The MVP was a serious snub when you consider the voter’s criteria!

Photo courtesy of Andrew Lang for TalkNats

The MVP voting criteria makes it clear that the myth of an MVP must play for a playoff team has perpetuated into reasoning for snubs. The ballot reads: “The MVP need not come from a division winner or other playoff qualifier.” It never kept Mike Trout down — he has three MVPs, but it is selectively applied. Why wasn’t Juan Soto in the Top-3 of voting at the very least? There were three voters who put Soto in 2nd place in their ballots so there is that and those writers were all from NL East cities. 

In the stats, Soto won the “slash” Triple Crown of batting average, OBP, and Slugging. His games missed were mostly because of a flawed COVID test that really needed an investigation due to the unusual nature of the results. That missed time by Soto hurt his team and Soto’s cumulative statistics in his runs, home runs and RBI totals. The Nats outfielder was the youngest NL player to ever win the batting title.

Here is the criteria directly given to the voters from the BBWAA:

1.  Actual value of a player to his team, that is, strength of offense and defense.
2.  Number of games played.
3.  General character, disposition, loyalty and effort.
4.  Former winners are eligible.
5.  Members of the committee may vote for more than one member of a team.

Of course it is subjective in the criteria, but it has nothing to do with whether the Nats made the playoffs. For that matter, Trea Turner should be way up there in the voting. It doesn’t say you have to use WAR, wRC+, or whether you can do the best bat flips.

Voters on the MVP must name their players from 1-to-10 and then the BBWAA assigns a value to each vote with a first-place vote worth 14 points. From second to 10th, the ballot spots are worth 9-8-7-6-5-4-3-2-1 points, respectively.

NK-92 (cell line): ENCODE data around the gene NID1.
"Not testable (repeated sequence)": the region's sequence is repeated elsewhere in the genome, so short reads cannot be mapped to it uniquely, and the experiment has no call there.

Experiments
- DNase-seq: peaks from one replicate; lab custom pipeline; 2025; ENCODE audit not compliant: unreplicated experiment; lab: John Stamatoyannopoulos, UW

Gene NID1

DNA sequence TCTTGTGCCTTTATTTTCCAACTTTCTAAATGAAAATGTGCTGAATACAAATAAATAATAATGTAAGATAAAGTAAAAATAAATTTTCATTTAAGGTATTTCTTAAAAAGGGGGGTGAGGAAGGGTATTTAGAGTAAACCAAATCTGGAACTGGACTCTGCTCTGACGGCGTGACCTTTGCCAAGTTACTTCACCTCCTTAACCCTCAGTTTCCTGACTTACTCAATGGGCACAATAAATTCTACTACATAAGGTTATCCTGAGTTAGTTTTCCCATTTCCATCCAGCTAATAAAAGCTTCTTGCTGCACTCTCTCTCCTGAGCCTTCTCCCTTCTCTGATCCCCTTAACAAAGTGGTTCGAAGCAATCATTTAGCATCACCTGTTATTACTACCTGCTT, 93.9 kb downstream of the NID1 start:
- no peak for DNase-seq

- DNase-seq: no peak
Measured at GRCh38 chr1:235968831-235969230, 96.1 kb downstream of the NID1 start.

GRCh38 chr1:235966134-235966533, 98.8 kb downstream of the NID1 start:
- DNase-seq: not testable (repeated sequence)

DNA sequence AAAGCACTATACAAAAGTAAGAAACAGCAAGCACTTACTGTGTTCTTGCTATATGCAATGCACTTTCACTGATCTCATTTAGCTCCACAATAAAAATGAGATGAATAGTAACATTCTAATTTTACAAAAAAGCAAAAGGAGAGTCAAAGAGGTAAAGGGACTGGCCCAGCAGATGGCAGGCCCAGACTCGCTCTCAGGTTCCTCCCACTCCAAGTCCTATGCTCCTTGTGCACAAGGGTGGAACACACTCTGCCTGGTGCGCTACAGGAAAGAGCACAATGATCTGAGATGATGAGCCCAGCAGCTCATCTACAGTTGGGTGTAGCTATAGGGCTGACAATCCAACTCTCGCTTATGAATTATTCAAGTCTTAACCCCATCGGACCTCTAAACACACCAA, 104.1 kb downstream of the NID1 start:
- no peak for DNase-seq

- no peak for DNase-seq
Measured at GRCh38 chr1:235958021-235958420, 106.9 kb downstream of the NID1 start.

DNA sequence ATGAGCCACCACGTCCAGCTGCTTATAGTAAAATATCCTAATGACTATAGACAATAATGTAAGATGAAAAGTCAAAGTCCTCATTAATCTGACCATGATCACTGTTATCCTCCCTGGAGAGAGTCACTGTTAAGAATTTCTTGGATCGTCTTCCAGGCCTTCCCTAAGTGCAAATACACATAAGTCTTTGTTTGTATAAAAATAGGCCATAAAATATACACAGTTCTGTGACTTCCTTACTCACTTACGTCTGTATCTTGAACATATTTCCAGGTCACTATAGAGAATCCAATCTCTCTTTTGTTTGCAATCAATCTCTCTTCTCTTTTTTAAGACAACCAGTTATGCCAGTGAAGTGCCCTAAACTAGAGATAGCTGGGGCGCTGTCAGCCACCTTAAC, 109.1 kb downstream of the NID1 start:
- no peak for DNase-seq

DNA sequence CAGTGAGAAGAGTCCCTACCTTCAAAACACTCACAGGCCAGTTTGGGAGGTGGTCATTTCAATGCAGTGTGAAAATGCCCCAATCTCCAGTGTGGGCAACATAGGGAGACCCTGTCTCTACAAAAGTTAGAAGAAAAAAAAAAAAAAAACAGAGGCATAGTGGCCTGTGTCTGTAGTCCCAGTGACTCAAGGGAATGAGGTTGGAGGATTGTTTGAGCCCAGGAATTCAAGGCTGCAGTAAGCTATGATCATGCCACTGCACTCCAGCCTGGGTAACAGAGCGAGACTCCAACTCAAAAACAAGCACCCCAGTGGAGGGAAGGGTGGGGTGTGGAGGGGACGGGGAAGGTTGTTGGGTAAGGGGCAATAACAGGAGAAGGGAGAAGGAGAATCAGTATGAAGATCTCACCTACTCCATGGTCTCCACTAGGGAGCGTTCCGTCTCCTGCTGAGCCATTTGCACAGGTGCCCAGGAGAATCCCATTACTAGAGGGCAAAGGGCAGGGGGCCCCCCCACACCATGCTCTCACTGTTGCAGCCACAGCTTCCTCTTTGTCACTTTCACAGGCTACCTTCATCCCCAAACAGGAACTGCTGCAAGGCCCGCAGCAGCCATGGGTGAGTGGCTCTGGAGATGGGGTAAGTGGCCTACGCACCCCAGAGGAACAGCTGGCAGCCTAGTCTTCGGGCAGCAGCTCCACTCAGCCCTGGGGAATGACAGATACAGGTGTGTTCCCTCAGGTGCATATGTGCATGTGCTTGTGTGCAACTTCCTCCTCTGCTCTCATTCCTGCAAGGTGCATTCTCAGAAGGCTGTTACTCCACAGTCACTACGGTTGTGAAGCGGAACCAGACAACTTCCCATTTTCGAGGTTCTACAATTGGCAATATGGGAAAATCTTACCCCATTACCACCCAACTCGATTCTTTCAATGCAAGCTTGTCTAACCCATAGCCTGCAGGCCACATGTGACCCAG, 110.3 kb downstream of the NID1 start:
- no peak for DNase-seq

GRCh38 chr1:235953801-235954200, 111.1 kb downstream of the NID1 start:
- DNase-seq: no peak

We knew last week that the Top-3 in the NL MVP were Freddie Freeman, Mookie Betts and Manny Machado. Honestly speaking, how did Machado get into the Top-3? He was not even better than his teammate Fernando Tatis — but wasn’t Trea Turner better than Tatis? Yep, confusing isn’t it. Look at who was the runaway best shortstop in the NL.

So how did the final vote turn-out? Well, Freddie Freeman was named the MVP for 2020. Juan Soto did finish in 5th place and Trea Turner in 7th place.

  1. Freddie Freeman
  2. Mookie Betts
  3. Manny Machado
  4. Fernando Tatis
  5. Juan Soto
  6. Marcell Ozuna
  7. Trea Turner
  8. Mike Yastrzemski
  9. Corey Seager
  10. Trevor Bauer

If you used WAR as your main criteria — as some do, would you extrapolate your numbers to see how valuable Juan Soto was on a per-PA basis? If you did, he would have finished just ahead of Betts for second place. As it turned out, Trea Turner was 4th of all players in NL WAR and well ahead of Machado.

Fangraphs WAR 2020

At least for Soto, he won a Silver Slugger award — Turner got a big NOTHING! Most would say these awards are partially based on stats and partially based on popularity. Well, it did not get Tatis in the Top-3 of MVP voting, but it did get him the Silver Slugger award for the top offensive shortstop. By the way, after the voting, the ballots are made public. Each MLB city gets two votes each.

How did the two Washington D.C. writers vote:

Machado and Tatis at a 2018 All-Star party; Photo by Sol Tucker for TalkNats

The actual letter sent by the BBWAA to MVP voters; We added the highlighted portion!


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